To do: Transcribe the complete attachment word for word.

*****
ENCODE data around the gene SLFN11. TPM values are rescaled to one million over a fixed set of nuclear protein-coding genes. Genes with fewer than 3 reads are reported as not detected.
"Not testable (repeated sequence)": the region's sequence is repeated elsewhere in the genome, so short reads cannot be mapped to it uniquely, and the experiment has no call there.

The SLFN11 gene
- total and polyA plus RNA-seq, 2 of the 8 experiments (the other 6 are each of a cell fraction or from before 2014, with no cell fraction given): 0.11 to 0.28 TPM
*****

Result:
ENCODE data around the gene SLFN11. TPM values are rescaled to one million over a fixed set of nuclear protein-coding genes. Genes with fewer than 3 reads are reported as not detected.
"Not testable (repeated sequence)": the region's sequence is repeated elsewhere in the genome, so short reads cannot be mapped to it uniquely, and the experiment has no call there.

The SLFN11 gene
- total and polyA plus RNA-seq, 2 of the 8 experiments (the other 6 are each of a cell fraction or from before 2014, with no cell fraction given): 0.11 to 0.28 TPM